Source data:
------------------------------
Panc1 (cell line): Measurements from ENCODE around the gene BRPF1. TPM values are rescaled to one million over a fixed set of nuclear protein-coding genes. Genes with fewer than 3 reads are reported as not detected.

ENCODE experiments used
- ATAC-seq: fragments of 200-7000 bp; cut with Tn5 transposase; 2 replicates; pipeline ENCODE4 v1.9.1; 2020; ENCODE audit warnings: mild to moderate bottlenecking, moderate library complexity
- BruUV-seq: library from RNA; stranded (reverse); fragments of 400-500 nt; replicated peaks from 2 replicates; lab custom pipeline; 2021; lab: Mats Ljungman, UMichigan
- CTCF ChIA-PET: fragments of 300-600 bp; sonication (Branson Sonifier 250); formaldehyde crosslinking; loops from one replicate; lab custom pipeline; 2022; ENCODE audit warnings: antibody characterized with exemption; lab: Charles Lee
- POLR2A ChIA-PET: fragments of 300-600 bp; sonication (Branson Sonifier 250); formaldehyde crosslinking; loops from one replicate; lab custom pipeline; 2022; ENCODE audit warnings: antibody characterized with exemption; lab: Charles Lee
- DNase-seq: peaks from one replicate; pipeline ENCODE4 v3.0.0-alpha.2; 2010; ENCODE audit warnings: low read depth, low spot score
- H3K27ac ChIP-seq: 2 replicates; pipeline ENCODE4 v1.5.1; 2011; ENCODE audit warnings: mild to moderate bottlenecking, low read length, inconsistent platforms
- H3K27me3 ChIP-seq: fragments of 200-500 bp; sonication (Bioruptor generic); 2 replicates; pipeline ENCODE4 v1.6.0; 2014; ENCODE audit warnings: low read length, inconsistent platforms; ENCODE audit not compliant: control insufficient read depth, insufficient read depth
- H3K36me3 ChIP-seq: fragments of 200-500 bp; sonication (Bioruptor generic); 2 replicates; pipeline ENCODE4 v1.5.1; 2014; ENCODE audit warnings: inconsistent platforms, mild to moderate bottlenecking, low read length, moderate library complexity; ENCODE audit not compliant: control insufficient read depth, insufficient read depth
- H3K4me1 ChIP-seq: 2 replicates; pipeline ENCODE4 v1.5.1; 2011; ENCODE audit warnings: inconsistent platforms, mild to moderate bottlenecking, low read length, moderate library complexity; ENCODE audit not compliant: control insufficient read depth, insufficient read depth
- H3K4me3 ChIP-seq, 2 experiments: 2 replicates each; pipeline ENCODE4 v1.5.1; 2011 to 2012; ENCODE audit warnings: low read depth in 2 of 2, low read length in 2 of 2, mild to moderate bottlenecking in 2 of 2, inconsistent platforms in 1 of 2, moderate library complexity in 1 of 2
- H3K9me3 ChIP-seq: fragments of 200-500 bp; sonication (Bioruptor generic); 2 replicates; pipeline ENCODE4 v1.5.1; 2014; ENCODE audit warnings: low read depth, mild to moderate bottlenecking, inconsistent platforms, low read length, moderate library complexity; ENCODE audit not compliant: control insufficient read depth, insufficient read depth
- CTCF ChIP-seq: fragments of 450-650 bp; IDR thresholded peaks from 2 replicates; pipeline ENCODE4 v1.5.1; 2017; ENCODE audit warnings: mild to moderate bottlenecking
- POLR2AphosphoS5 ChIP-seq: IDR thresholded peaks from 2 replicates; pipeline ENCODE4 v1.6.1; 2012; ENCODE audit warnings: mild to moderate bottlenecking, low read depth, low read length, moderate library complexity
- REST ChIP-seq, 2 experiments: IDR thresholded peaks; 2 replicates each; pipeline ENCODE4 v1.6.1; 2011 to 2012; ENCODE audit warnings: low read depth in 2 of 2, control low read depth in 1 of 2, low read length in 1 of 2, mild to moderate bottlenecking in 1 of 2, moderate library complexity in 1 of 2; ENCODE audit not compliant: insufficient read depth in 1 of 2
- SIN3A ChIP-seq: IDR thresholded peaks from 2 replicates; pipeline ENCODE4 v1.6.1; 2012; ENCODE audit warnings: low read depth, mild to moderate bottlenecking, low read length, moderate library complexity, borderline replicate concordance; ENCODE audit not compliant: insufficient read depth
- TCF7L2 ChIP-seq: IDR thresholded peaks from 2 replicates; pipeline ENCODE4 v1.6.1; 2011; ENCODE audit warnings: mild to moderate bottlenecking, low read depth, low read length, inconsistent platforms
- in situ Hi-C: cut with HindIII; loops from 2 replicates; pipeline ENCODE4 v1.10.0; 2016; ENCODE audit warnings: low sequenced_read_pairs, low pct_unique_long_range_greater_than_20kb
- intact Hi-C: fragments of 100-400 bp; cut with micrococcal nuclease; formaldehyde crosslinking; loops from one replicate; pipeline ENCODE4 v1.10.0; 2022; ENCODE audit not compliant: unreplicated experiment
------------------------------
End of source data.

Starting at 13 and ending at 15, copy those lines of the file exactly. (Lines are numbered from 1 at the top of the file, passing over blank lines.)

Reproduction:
- H3K9me3 ChIP-seq: fragments of 200-500 bp; sonication (Bioruptor generic); 2 replicates; pipeline ENCODE4 v1.5.1; 2014; ENCODE audit warnings: low read depth, mild to moderate bottlenecking, inconsistent platforms, low read length, moderate library complexity; ENCODE audit not compliant: control insufficient read depth, insufficient read depth
- CTCF ChIP-seq: fragments of 450-650 bp; IDR thresholded peaks from 2 replicates; pipeline ENCODE4 v1.5.1; 2017; ENCODE audit warnings: mild to moderate bottlenecking
- POLR2AphosphoS5 ChIP-seq: IDR thresholded peaks from 2 replicates; pipeline ENCODE4 v1.6.1; 2012; ENCODE audit warnings: mild to moderate bottlenecking, low read depth, low read length, moderate library complexity